Anthem is a shared-world action-RPG in which players delve into a vast world teeming with amazing technology and forgotten treasures. The world is also filled with savage beasts and ruthless marauders where Freelancers are called to defeat the forces plotting to conquer humanity. In Anthem PS4, up to 4 friends unravel the world’s mysteries and take on its most fearsome challenges together.
Shared danger means shared glory, and successful Freelancers are all be richly rewarded for successful exploits. Throughout their adventure, players outfit their Freelancers with powerful Javelin exosuits, each of which are equipped with unique weapons and abilities. Players also customize their Javelin with gear they earn and craft throughout the adventure, and leave a lasting mark on the world.
Anthem is a beautiful car that is an absolute joy to drive, but so far, it only has enough gas to get you a couple miles. Also, the wheels will periodically fall off. Sold as a live-service game, fans of Anthem’s exhilarating gameplay have to hold out hope that things will improve, but there’s no denying the initial expedition was rough.
Anthem is not a bad game as a whole, but rather an interesting project with wasted potential. It has really great gameplay mechanics and an awesome setting that, sadly, was negatively affected by bad choices and poorly-implemented ideas like a forgettable story with a horrible narrative, repetitive mission structures, painful loading screens and a multiplayer approach with null sense of cooperation.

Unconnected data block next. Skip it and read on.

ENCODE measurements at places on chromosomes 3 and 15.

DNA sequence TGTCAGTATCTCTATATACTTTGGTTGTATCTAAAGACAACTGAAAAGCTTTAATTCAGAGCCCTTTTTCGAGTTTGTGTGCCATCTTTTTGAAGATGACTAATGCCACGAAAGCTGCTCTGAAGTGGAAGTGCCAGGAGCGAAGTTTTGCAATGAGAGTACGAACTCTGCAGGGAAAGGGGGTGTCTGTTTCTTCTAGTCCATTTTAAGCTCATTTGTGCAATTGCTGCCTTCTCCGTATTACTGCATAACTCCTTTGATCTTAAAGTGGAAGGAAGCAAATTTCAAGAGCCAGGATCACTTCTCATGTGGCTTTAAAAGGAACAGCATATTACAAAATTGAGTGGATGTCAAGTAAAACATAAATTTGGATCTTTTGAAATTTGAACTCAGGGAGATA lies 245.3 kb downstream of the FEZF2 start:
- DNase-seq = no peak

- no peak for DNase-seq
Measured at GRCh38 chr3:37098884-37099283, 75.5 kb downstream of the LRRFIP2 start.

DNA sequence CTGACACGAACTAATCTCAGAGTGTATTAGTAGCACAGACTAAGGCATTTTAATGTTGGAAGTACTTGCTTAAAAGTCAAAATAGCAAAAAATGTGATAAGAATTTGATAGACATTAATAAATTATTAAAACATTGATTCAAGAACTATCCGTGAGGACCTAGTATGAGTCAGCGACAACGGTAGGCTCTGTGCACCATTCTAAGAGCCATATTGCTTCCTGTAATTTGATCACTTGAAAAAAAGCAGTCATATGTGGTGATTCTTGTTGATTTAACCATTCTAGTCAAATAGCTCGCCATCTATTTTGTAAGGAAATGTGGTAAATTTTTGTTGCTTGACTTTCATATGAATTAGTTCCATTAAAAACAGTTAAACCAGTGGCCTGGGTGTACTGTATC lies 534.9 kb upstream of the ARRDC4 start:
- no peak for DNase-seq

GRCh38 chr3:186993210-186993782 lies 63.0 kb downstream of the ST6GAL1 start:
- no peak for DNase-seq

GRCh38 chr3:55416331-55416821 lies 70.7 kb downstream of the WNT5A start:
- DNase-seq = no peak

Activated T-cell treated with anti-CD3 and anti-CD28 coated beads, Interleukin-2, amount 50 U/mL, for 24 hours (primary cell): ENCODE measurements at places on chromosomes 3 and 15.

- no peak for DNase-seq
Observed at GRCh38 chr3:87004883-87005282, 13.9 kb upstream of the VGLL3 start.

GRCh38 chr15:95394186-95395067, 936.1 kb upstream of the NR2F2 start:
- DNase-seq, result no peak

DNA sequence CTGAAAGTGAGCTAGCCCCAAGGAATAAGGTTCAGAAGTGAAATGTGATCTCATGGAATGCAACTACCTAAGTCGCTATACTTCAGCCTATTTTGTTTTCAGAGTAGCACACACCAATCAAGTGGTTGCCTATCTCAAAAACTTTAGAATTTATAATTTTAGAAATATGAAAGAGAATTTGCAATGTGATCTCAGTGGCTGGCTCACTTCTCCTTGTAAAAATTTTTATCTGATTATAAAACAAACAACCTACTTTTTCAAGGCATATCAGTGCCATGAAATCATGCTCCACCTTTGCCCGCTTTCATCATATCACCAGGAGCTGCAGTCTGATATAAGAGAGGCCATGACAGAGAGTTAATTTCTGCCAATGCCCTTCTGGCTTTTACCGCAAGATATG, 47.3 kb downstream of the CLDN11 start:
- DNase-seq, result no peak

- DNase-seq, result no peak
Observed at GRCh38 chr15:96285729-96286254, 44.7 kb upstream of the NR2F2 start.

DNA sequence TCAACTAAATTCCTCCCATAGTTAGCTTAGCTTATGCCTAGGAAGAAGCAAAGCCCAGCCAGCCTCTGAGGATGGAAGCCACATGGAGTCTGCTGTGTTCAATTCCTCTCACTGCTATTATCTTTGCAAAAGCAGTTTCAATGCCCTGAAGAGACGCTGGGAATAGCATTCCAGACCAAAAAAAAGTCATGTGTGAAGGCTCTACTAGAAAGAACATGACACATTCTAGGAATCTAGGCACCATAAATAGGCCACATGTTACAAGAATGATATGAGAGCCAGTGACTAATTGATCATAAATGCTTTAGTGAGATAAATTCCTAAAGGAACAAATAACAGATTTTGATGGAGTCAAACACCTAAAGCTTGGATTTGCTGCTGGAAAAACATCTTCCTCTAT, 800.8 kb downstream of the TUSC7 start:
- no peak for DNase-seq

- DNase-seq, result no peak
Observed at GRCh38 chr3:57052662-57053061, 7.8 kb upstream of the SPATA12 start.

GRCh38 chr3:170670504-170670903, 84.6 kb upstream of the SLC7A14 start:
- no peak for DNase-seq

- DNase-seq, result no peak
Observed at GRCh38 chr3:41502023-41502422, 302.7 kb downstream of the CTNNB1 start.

As much as I personally wanted Anthem to be a runaway success, it ends up delivering an inconsistent experience that constantly waivers between mediocre and excellent.
This is what Anthem is like as a whole: a game where promising moments are bookended by frustration, where good ideas are undone before they can be fully realized.
I will probably fire up Anthem more than a few times again, if only to experience the joyous nature of plopping down a Colossus in the middle of a firefight and unfurling fiery, shelled death upon the landscape. It's a wonderful distraction. But unfortunately, Anthem doesn't look like anything more than that. I can't recommend it.
Anthem is gorgeous to look at and can be fun in places, but for now it feels decidedly half-baked.
It’s this user-unfriendly design that colors so much of Anthem”as “work.” Loading into a random quickplay mission only to be met with an objective lacking any in-world waypoint or trigger to progress imbues “Anthem” with the kind of high drama normally reserved for filing an invoice with a new company.